‘Proof’ proves its staying power

 

A father and daughter are bound by math and madness in David Auburn’s Pulitzer winner.

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Photo: Alicia Donelan
 

By Christine Dolen

In David Auburn’s Proof, a dad and daughter share a home, a professional passion and, just maybe, something far more worrisome. Both are mathematicians, he a professor, she a student who has clearly inherited his gifts and intelligence. But is she also headed toward the kind of mental instability that derailed her father’s brilliant career?

Winner of the 2001 Pulitzer Prize, Proof is a smart, absorbing, moving play about family, loyalty, love and sacrifice. Math is what the four characters do. But it’s what they do to each other, in a beautifully crafted drama that slips back and forth in time, that won Auburn drama’s top prize.

Proof has been staged in South Florida several times, most notably a decade ago at the Coconut Grove Playhouse in a production directed by the playwright, then in 2004 at Plantation’s Mosaic Theatre. Palm Beach Dramaworks producing artistic director William Hayes is now sharing his take on Proof with his company’s audiences.

As with each of Dramaworks’ shows in its new Don & Ann Brown Theatre, Proof begins working its magic even before the house lights go down. Set designer Michael Amico inaugurated the space with a richly detailed, period-perfect house and backyard for Arthur Miller’s All My Sons. For Proof, he has created another, smaller home whose details suggest an orderliness that eludes its suffering owner. A rusted metal chair and equally deteriorating glider sit on the deck of the modest house near the University of Chicago campus. The window of an attic bedroom juts out from the roof, overlooking a picnic table and a neatly kept yard.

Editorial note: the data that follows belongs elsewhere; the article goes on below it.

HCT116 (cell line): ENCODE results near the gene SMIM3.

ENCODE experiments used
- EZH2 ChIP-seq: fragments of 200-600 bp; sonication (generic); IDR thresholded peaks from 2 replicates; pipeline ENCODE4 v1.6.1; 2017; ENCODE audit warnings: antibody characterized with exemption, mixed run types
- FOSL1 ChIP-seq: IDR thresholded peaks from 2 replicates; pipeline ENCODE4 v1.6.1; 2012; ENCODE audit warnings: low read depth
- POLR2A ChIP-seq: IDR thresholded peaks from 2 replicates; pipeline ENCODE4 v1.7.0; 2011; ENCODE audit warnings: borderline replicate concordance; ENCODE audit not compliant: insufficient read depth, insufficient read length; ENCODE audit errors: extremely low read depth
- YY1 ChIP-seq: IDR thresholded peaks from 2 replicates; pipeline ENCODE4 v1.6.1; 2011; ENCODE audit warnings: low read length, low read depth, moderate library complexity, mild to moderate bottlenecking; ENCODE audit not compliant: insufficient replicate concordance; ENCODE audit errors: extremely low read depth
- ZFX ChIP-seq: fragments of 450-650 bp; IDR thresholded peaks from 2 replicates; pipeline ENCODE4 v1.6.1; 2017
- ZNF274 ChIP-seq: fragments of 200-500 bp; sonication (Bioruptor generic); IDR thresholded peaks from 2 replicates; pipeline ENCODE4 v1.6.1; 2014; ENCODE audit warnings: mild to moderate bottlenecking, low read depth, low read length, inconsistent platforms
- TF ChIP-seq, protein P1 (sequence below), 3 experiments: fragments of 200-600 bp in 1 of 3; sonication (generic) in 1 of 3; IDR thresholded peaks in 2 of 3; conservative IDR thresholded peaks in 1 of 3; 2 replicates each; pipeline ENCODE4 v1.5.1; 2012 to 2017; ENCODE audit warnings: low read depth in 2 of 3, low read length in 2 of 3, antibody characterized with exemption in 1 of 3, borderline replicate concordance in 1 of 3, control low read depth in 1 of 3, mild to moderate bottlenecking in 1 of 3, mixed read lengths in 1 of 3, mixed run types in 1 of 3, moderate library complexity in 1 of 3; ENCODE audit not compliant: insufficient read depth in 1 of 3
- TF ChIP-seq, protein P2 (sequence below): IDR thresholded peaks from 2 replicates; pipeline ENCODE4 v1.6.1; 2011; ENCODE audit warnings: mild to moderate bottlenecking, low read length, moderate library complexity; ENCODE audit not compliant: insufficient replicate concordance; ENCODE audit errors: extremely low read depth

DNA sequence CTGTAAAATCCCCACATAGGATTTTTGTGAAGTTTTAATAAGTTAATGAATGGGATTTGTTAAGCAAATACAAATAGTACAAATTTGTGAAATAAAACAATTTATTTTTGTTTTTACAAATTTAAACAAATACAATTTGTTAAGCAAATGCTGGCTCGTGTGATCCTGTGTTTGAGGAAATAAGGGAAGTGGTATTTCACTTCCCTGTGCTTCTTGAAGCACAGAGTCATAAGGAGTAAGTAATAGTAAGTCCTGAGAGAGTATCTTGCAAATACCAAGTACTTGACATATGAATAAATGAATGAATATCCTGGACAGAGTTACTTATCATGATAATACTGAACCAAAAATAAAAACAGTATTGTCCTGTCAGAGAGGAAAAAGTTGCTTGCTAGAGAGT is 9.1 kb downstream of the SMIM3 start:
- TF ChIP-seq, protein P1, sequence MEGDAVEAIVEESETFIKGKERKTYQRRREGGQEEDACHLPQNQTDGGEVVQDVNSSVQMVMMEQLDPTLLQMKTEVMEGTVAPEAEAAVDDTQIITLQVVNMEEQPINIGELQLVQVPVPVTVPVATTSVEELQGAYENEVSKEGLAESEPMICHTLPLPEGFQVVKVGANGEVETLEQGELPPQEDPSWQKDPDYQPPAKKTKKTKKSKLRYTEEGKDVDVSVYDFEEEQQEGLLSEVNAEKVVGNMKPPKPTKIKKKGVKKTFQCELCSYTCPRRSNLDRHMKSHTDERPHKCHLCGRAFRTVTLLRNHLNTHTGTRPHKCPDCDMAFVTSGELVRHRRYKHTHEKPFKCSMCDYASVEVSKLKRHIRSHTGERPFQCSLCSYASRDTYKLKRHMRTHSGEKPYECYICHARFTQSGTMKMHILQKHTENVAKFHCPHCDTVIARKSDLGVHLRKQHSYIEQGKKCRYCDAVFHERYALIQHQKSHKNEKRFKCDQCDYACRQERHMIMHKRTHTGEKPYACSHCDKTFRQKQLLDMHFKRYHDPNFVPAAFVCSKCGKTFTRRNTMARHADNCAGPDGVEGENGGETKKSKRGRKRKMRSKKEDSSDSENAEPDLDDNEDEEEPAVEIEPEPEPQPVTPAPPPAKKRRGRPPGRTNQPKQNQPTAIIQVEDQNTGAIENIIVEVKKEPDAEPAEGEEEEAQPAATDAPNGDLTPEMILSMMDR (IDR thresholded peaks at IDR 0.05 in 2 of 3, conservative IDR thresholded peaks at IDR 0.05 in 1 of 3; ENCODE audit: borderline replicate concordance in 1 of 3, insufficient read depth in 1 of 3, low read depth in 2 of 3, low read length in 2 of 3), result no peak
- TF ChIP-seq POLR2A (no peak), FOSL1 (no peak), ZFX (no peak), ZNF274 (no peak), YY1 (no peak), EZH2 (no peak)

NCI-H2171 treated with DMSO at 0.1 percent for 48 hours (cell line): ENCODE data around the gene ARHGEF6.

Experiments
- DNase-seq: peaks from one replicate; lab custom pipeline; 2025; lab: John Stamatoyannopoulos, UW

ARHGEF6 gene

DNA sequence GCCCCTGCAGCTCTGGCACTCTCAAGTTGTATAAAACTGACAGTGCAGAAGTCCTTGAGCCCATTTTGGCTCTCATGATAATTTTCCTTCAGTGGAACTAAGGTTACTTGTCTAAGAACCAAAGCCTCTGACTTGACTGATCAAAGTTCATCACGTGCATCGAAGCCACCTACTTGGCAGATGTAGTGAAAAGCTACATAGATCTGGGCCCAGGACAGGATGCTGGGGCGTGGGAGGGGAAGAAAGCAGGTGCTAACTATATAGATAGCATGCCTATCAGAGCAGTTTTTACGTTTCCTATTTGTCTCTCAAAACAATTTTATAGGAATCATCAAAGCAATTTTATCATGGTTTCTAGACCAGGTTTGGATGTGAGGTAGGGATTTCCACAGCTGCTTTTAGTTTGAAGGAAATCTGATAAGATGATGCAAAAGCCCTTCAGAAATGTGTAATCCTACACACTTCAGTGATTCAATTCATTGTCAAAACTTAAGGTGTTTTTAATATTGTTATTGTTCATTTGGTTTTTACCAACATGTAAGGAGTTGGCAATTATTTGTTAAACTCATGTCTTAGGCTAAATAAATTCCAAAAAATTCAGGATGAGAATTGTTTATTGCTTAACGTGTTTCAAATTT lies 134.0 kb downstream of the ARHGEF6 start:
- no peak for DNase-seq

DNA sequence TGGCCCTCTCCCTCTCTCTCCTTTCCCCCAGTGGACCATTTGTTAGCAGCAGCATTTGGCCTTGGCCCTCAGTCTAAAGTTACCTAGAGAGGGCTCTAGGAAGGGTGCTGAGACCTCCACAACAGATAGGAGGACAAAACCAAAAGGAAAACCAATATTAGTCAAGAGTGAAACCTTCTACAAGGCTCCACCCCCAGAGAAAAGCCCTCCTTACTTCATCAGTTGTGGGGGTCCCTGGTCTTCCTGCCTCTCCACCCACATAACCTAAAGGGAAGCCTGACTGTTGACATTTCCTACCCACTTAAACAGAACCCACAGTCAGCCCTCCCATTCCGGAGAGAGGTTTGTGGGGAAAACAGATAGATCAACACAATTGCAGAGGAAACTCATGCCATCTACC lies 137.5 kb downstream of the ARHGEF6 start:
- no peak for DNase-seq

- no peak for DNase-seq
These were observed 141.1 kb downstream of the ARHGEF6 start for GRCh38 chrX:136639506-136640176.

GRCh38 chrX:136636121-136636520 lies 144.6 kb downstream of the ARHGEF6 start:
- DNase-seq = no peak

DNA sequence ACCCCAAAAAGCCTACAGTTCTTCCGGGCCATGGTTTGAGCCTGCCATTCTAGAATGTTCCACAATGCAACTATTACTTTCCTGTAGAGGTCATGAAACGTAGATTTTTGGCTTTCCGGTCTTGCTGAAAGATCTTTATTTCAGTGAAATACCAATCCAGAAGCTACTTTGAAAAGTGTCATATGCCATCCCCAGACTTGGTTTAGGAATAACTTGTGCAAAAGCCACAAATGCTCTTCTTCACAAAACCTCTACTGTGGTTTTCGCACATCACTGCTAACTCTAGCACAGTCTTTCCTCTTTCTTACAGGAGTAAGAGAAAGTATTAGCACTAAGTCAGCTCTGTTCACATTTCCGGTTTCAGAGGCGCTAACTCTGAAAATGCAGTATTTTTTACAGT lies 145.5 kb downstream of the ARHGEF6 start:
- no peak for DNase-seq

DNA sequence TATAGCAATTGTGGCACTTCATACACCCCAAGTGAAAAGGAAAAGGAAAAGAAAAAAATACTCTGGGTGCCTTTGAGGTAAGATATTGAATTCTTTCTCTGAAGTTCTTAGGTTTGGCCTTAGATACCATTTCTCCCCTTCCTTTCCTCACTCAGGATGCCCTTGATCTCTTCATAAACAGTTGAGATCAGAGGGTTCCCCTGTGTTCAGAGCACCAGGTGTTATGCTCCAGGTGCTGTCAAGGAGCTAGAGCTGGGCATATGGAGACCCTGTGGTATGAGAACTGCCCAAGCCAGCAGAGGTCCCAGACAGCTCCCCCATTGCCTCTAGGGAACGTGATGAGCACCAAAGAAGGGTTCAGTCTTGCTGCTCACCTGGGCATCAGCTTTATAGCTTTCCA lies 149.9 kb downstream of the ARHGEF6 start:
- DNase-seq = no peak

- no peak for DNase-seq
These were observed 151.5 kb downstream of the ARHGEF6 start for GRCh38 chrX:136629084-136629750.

The look is of a piece with the way the play’s famous math professor, Robert (Kenneth Kay), presents himself. Dressed in autumnal colors, Robert looks every inch the well put together academician in the outfits costume designer Erin Amico has chosen for him. But looks, just like Robert’s very presence, can be deceiving.

Surprises are carefully laced throughout the script, and if you’ve never seen Proof, you deserve to experience them in the moment. What can be said is that Auburn artfully explores the toll that Robert’s mental instability takes on his younger daughter Catherine (Katherine Michelle Tanner), a socially awkward, sometimes depressed young woman who wants to follow the same career path. Catherine’s elder sister Claire (Sarah Grace Wilson), a successful currency analyst in New York, has provided financial support during Robert’s prolonged period of instability. But it is Catherine – the caregiver, the constant, the witness to her father’s pain – who makes the greater sacrifice.

Hal (Cliff Burgess), a young mathematician whose doctoral work was supervised by Robert, arrives as a life-changing possibility for Catherine. Yet his skepticism about the depth of Catherine’s talent, a doubt shared by Claire, may prove life-crushing instead.

Under Hayes’ guidance, the Dramaworks cast delivers a Proof with slightly softer edges than actors sometimes bring to the piece. Tanner doesn’t seem so much like a girl teetering on the edge of a possible breakdown; instead, she’s a young woman worn down by dreams and possibilities that are routinely dashed. Kay’s charming Robert exudes professorial command and charm, which makes a critical scene later in the play all the more chilling. Burgess is an affable Hal, maybe not quite as baldly ambitious as the character can be, but a math geek version of a knight in shining armor. Wilson’s fussy, prickly Claire is the just-right embodiment of a control freak who can’t cope with human unpredictability.

Auburn, whose The Columnist is currently on Broadway, had his first major success with Proof. The new Dramaworks production serves as proof of the play’s enduring power.

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